Major League Baseball takes HR's very seriously because of the potential ratings they produce. But statisticians are even more serious, trying to come up with a way to compare the HRPF (Home Run Park Factor) of different ballparks in an effort to determine which one is the most favorable for hitting home runs.  Check out the analysis of Greg Rybarczyk, who leaves no seam unstitched in his quest for quantitative surety.  Rybarczyk uses Hit Tracker, a true baseball junkie's website that contains the parameters of all home runs hit, allowing for the total flight distance to be calculated.  Let him describe his obsession...

Hit Tracker in its usual form uses observations of hit outcomes (landing point, time of flight) to derive the hit’s initial parameters (Horizontal Launch Angle or HLA, Vertical Launch Angle or VLA, and Speed off Bat or SOB, with spin assumed to be a function of these factors). But, with a few lines of code added, it becomes "Hit Whacker," using HLA, VLA, SOB and atmospheric inputs to generate a hit’s outcome. With this capability, we can create a procedure for assessing how easy or hard it is to hit homers in any park.

To cover the range of possible batted balls that could become homers, I created a “test set” of trajectories, representing 45 different HLA’s (every two degrees from foul line to foul line), 41 different VLA’s (15 to 55 degrees) and 26 different SOB’s (95 to 120 mph). That’s 47,970 different fly ball paths! I ran this complete test set in each park, in that park’s actual altitude, in the park’s average game time temperature from 2002-06, with no wind (I’ll describe how to account for different winds shortly). The trajectories were evaluated as “home run” or “not home run”, and the results were compiled.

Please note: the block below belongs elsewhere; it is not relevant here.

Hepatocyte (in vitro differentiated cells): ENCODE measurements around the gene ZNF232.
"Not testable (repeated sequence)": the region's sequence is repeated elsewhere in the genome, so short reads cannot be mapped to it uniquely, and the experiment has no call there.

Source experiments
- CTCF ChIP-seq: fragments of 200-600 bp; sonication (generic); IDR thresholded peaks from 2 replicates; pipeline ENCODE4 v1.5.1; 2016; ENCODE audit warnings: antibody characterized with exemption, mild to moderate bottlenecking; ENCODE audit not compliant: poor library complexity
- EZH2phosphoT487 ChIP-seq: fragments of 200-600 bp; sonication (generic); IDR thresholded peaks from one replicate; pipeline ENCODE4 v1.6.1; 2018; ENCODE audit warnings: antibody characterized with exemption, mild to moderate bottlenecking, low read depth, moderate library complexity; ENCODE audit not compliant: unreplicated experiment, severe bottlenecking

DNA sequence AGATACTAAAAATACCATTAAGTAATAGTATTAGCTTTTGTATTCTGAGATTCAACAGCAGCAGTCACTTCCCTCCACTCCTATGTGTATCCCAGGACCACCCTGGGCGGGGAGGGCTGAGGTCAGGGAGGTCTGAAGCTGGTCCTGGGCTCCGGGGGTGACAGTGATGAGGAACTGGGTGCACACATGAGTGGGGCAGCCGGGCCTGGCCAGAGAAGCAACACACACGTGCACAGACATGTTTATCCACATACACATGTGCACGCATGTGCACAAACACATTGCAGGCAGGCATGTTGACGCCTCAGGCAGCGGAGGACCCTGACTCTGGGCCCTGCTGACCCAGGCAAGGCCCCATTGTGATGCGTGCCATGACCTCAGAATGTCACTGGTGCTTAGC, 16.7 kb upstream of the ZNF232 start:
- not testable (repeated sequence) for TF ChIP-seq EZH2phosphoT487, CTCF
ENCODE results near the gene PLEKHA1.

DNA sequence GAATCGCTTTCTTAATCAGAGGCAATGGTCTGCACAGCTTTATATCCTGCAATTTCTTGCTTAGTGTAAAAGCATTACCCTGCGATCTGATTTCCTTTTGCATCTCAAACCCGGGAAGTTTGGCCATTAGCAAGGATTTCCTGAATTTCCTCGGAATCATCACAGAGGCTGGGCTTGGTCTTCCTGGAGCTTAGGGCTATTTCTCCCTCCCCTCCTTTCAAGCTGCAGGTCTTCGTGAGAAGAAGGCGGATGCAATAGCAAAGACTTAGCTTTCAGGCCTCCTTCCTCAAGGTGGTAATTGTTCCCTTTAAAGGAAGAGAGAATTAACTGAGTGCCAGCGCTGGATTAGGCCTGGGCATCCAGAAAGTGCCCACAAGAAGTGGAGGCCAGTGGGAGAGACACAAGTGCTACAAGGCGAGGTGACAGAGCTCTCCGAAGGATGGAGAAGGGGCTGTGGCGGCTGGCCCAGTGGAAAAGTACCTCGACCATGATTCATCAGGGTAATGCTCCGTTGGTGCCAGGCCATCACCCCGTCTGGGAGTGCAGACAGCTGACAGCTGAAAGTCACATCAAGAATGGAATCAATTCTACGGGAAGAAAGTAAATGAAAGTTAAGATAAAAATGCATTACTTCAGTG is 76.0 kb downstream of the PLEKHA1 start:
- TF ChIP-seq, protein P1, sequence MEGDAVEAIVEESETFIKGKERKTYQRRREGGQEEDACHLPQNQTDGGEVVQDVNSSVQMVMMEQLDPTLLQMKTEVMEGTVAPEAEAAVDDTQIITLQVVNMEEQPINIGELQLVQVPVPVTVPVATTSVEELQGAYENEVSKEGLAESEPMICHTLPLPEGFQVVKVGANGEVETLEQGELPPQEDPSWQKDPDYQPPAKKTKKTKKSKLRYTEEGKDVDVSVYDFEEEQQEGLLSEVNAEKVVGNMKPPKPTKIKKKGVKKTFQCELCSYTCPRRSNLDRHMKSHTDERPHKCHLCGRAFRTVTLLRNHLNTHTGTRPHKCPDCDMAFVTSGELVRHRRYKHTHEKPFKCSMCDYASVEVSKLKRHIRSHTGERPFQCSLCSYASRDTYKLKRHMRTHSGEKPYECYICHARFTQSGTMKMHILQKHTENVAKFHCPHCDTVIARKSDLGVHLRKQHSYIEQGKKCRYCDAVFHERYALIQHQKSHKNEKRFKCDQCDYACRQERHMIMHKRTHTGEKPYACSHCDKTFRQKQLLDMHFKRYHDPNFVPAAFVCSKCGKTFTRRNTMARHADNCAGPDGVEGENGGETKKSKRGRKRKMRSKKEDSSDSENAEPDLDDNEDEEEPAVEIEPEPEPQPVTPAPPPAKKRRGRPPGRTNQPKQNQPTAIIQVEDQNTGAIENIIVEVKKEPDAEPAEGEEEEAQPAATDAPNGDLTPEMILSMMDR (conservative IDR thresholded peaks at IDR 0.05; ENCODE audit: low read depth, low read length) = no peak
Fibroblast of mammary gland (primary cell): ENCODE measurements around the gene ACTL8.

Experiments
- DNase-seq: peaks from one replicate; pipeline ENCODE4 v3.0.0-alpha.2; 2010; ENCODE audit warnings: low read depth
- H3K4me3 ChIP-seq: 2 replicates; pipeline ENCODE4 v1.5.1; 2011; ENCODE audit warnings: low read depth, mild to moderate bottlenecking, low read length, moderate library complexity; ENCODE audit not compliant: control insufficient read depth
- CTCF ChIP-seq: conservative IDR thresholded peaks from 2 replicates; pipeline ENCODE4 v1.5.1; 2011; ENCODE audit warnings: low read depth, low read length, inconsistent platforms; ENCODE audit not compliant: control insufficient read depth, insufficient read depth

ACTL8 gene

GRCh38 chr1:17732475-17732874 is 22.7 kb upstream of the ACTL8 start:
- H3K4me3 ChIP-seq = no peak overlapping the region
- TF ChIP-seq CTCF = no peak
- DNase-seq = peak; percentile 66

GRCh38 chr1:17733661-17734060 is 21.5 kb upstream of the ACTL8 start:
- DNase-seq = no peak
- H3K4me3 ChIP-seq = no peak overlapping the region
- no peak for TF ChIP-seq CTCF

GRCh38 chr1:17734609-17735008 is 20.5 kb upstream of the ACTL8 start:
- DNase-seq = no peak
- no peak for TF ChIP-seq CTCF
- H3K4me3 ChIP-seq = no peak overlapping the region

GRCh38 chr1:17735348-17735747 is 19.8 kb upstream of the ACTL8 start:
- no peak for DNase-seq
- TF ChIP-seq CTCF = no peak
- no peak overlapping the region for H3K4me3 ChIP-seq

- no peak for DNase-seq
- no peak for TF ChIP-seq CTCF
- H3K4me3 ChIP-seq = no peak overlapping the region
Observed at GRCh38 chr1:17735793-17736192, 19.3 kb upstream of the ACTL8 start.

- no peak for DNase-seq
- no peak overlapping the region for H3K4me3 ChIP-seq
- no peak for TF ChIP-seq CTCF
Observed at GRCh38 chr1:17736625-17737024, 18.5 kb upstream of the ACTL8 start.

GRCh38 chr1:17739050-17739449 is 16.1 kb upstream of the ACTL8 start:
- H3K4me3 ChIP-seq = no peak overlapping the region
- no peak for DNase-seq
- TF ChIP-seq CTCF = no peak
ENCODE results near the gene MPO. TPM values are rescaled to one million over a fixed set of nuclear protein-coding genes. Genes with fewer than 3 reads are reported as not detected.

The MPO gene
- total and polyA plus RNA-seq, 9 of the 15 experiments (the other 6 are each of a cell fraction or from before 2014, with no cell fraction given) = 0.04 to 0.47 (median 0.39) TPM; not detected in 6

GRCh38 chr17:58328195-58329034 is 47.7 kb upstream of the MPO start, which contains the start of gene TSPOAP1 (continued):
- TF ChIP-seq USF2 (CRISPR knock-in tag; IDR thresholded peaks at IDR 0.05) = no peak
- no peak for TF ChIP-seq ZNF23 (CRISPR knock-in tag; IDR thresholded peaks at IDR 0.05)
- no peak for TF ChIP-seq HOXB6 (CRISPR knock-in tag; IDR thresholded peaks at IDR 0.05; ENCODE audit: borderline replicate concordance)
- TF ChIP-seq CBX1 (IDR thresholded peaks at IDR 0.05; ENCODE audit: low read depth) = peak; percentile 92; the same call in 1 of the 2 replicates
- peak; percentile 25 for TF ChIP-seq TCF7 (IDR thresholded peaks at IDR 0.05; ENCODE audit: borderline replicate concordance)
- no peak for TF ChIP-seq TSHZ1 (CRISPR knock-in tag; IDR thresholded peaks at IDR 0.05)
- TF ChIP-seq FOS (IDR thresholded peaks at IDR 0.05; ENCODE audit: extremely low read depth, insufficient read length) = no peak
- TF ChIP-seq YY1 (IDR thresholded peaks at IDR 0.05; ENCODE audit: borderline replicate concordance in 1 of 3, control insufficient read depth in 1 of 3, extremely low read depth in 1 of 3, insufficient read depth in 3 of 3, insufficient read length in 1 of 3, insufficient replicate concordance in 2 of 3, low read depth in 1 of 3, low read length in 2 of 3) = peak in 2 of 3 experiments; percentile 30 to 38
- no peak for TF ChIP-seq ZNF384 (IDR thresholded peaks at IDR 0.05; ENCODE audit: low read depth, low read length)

Hit Tracker sample output. Click to enlargeI won't list the results here, which are listed by Rybarczyk at the Hardball Times site. These results date from 2007, so the new Yankee Stadium is not yet analyzed.

Now a lot of HR's are not a bad thing, of course. Hailing from Philly, I can tell you that Ryan Howard's blasts sound like a home run should. When the balls heave his bat, it's almost possible to imagine that his swing created the vortex that carried the ball along with it into the upper deck in right field.
Let's not forget that Citizen's Bank park was roundly blasted for the first few years of operation because of its too-friendly confines for hitters. Pitchers were scared of signing with the Phils because of the imminent danger to their ERA and subsequent contract potential.

How did this turn out? With the correct set of starting and relief pitching, the Phillies won the World Series in 2009 - thank you very much.

And now, back to Yankee Stadium.  Even the best modelers are often way off base in their predictions because of the chaotic nature of weather and climate. In the ballpark case, it's hard to get more non-linearly complex than the interaction of the vector field of the wind velocity and the spinning baseball.  Perhaps the best answer to why the new park is such a Home Run zone is a blog comment posted by one of the Bleacher Bums.  It is an analysis of Hemingwayian economy and precision: The Middle Relievers S*CK.


538 and Counting

Well , it's finally here, and not a moment too soon. I haven't posted in months. I'll blame some of the procrastination on today's election. Like many former able-bodied workers, I have spent countless hours watching the web wires for the latest info on the moose hunter of all elections.

One place where I've probably spent 538 hours or so is at - a meta-meta-polling site that claims to present "electoral politics done right."

Named for the total number of possible electoral votes, is the creation of Nate Silver and Sean Quinn, who have developed a unique methodology for polling analysis: